Written by: Jorinde Berben
Image credit: pexels.com
Today is my operation day -2. On Monday, I’m having my eyes lasered, something I’ve been thinking about doing since when I first heard about it around 20 years ago.
I’m excited not to have to wear glasses or lenses for the first time in roughly 30 years, but at the same time, the idea of having my eyes open and exposed, unable to blink, while a machine works inside them is slightly nauseating.
I didn’t really feel this fear until a few weeks ago. Up until then I’d saved, gone to check-ups and planned the operation without any real thought as to what the operation itself would be like. Even when they described it to me in the hospital, it still didn’t feel as if they would be working on my eyes. It just seemed a simple, well-established procedure with almost no risks. My brain has full confidence in the wonders of medical technology.
The first time I actually felt the fear, I was a little surprised by it. How had I gone all this time without even realising that part of me would be nervous about the procedure? How could that have completely passed me by?
This question brought an important insight: I realised that I hadn’t worried about being afraid, because I know that my go-to reaction is the freeze response (not the fight or flight). I wrote about what’s behind that response in this post. When I get really scared, I freeze up completely. I don’t move, I don’t blink, I stop feeling altogether. I noticed how much trusting in that freeze-response has helped me take scary steps in my life, even though it has kept me from taking other important steps as well. My fear response helped me step on a plane and move to China with my ex-husband at 23 years old and it helped me at the Chinese dentist’s office while I was getting 4 wisdom teeth pulled under local aneasthetic. It might even have made the idea of giving birth seem less daunting.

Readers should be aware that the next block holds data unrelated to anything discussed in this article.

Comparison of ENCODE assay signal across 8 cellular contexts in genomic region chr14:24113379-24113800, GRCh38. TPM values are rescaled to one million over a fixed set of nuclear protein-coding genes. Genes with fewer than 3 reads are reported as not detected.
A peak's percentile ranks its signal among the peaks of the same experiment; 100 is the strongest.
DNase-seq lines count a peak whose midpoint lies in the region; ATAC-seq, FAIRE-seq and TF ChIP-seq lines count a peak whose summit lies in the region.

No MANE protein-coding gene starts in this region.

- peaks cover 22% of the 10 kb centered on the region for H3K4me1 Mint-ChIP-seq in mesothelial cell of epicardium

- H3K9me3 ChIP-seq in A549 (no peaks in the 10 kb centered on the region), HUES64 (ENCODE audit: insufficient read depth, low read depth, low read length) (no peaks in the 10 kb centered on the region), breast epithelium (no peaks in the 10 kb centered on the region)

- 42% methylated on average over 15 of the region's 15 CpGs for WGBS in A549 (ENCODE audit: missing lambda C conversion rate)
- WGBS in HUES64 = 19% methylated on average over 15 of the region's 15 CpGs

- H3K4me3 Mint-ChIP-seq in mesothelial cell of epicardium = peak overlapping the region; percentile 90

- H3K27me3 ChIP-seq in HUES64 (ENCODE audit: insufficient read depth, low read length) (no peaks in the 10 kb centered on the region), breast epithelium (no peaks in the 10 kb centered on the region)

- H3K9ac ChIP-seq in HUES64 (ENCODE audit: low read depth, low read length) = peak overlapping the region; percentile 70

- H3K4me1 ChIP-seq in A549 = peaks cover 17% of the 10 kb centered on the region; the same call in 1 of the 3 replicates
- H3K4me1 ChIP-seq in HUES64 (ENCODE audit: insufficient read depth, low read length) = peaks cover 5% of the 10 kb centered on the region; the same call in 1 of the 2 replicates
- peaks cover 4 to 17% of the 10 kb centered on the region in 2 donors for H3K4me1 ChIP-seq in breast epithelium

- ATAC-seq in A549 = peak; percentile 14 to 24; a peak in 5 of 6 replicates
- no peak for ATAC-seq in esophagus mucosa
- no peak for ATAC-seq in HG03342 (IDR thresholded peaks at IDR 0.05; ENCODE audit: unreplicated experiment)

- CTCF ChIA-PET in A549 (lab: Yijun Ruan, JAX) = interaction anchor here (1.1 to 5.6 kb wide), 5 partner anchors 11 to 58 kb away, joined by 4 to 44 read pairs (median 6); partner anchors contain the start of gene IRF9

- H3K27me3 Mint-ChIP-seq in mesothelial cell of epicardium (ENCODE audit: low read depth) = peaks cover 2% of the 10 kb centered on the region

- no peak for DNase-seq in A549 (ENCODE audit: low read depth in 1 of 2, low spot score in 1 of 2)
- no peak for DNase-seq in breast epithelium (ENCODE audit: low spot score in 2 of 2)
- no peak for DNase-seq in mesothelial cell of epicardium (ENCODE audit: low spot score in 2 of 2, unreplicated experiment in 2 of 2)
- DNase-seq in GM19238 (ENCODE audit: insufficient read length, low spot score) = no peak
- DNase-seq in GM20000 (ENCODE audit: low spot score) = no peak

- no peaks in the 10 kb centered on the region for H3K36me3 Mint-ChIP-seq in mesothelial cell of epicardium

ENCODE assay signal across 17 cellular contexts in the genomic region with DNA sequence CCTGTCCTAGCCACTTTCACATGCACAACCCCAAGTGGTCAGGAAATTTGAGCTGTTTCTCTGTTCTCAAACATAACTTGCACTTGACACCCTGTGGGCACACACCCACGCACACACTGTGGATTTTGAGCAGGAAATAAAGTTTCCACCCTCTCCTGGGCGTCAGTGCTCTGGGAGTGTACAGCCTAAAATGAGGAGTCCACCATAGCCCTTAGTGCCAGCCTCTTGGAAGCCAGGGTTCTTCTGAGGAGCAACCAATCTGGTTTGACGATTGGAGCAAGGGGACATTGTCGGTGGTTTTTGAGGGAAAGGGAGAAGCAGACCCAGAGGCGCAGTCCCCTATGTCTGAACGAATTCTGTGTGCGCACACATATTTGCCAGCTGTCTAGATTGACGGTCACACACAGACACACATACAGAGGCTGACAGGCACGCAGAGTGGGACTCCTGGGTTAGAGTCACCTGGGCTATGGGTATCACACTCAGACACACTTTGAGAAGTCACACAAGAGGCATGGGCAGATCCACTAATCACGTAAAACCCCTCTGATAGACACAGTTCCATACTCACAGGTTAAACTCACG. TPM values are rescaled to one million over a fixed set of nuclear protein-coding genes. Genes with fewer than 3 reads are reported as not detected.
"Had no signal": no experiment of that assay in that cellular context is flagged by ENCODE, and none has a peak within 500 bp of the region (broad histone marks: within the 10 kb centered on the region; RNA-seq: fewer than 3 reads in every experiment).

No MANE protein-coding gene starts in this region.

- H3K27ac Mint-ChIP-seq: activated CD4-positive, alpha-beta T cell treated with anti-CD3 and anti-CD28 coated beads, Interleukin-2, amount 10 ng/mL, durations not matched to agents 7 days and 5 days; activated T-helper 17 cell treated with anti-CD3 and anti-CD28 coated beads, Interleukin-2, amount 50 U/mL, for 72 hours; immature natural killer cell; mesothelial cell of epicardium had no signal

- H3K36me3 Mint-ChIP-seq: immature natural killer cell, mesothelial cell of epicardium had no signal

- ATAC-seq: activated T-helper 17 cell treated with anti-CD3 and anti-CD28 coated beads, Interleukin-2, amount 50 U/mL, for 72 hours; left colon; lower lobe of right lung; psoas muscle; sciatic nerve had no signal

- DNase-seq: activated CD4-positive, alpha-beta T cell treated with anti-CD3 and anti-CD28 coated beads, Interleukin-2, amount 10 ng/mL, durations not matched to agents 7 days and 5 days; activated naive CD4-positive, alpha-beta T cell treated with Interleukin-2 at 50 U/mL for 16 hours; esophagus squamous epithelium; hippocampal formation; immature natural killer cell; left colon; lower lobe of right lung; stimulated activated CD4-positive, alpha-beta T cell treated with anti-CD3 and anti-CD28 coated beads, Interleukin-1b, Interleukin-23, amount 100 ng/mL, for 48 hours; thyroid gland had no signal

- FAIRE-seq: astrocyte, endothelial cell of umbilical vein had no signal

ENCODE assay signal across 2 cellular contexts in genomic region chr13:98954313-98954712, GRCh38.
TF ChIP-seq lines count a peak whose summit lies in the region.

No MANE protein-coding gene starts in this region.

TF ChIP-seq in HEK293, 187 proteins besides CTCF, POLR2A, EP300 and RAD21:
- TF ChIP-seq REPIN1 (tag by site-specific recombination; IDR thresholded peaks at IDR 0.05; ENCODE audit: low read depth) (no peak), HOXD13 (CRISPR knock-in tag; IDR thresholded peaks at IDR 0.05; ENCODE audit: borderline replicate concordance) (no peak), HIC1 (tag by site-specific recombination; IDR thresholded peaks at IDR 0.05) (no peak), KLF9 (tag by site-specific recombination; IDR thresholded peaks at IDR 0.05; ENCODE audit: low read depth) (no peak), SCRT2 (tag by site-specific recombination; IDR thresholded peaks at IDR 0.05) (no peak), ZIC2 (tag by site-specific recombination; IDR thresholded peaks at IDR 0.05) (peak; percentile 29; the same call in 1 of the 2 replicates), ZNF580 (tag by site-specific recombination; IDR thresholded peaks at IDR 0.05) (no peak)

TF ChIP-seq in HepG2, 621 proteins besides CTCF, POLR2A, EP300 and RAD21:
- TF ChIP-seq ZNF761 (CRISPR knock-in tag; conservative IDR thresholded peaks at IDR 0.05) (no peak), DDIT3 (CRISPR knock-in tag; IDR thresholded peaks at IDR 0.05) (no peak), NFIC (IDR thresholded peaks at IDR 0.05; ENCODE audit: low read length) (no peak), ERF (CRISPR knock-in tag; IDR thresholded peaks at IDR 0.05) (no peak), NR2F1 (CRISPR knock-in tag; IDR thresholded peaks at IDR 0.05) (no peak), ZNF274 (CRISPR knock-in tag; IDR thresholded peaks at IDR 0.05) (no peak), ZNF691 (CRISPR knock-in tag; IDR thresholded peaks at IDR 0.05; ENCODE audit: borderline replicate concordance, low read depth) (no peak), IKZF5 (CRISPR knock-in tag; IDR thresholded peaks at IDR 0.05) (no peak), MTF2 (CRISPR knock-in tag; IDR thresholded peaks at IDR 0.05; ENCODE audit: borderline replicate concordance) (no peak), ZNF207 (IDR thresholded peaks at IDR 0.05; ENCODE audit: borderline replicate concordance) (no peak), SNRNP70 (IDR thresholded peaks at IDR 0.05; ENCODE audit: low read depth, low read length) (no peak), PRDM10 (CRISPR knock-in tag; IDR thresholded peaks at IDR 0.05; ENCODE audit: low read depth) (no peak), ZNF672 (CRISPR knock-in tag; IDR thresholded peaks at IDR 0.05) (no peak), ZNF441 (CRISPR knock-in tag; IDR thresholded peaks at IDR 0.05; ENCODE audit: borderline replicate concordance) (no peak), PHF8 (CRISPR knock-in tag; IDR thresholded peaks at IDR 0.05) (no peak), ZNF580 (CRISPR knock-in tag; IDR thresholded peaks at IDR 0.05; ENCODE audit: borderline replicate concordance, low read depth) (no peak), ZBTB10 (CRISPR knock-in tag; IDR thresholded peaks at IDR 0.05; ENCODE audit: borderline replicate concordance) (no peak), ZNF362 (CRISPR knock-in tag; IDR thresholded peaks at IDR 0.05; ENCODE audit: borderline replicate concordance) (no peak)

When I told my therapist about this, she mentioned that these situations could also be taken on with something completely different from fear. I could also rely on faith, on trusting that things will work out the way they should. I could trust in the technology of the operating machine, just like we trust in the pilot who flies us across the ocean and the doctor who cuts us open. In all of these situations we are powerless, except for the control we have over our state of being.
This morning, as my partner and I were discussing the Covid restrictions, the impact of these and how difficult it is to distinguish fact from falsehood these days, I noticed how, in all of these situations, in all of our lives, we can choose for one or the other. We can choose to have faith instead of being fearful.
And yes, it’s hard. Choosing to have faith, to trust in others and in the future, is anything but naive. It means recognizing that there are things outside of our control, and accepting that. It entails that you feel your own vulnerability and let it become your strength. It requires grace.
Fear is such a strong emotion. It can overpower you in mere seconds if it catches you unawares. And when it puts its claws in you, it is slow to let go.
I think there are very few of us who have not had any experiences with fear during this Covid crisis. Whether it’s the fear of getting sick, or seeing your loved ones get sick, or of restrictions that might damage your relationships, business or psychological health, we have all felt afraid. How have these fears impacted you? And would you choose to feel something different, if you could?
I wonder if my freeze response will kick in anyways when I am put under this laser, or if I’ll be able to choose faith instead. Feeling the fear and choosing faith is not easier in the moment itself. It is far easier to completely shut down and feel nothing. But the first response won’t leave me with added trauma, while the second might.
By extension, I choose to put my faith in you, in the people around all of us. I choose to trust that you have the best intentions and are acting to the best of your abilities. In fact, I know this to be true. And if my trust gets broken from time to time, that’s a very small price to pay for a life not ruled by fear but by faith and love.